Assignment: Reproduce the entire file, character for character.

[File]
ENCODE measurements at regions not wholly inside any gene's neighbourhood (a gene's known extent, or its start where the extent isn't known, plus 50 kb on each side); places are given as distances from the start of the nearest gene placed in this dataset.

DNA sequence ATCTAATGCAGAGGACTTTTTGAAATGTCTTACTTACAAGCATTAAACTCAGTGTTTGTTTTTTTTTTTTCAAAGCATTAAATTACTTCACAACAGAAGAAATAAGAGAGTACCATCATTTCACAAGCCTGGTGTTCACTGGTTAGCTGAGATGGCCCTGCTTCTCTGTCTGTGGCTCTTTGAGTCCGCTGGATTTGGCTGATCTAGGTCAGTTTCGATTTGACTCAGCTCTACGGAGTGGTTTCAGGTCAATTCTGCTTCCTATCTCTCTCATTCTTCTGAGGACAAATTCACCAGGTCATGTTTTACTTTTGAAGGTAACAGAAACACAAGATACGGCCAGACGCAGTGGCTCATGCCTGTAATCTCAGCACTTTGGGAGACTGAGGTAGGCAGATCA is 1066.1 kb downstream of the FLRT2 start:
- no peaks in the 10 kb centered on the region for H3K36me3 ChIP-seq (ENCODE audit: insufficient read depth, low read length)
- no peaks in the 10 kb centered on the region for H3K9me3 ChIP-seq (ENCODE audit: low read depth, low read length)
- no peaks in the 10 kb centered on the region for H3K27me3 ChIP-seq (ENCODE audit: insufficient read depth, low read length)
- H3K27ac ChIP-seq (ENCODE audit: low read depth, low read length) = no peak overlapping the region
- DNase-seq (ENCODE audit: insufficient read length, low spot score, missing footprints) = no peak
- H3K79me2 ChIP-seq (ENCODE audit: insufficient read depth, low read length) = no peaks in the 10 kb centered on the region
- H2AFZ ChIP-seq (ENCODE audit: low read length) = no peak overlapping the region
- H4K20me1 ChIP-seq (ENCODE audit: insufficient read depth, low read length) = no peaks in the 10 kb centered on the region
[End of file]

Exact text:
ENCODE measurements at regions not wholly inside any gene's neighbourhood (a gene's known extent, or its start where the extent isn't known, plus 50 kb on each side); places are given as distances from the start of the nearest gene placed in this dataset.

DNA sequence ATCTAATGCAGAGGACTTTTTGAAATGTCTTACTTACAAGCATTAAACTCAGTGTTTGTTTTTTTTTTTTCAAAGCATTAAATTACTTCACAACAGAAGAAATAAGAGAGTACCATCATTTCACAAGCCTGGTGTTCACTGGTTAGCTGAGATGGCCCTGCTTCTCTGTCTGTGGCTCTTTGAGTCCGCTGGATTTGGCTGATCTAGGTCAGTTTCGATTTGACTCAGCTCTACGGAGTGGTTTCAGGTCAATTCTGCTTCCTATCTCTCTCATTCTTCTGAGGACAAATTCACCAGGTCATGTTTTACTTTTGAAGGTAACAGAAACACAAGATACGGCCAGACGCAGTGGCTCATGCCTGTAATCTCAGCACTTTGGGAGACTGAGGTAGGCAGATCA is 1066.1 kb downstream of the FLRT2 start:
- no peaks in the 10 kb centered on the region for H3K36me3 ChIP-seq (ENCODE audit: insufficient read depth, low read length)
- no peaks in the 10 kb centered on the region for H3K9me3 ChIP-seq (ENCODE audit: low read depth, low read length)
- no peaks in the 10 kb centered on the region for H3K27me3 ChIP-seq (ENCODE audit: insufficient read depth, low read length)
- H3K27ac ChIP-seq (ENCODE audit: low read depth, low read length) = no peak overlapping the region
- DNase-seq (ENCODE audit: insufficient read length, low spot score, missing footprints) = no peak
- H3K79me2 ChIP-seq (ENCODE audit: insufficient read depth, low read length) = no peaks in the 10 kb centered on the region
- H2AFZ ChIP-seq (ENCODE audit: low read length) = no peak overlapping the region
- H4K20me1 ChIP-seq (ENCODE audit: insufficient read depth, low read length) = no peaks in the 10 kb centered on the region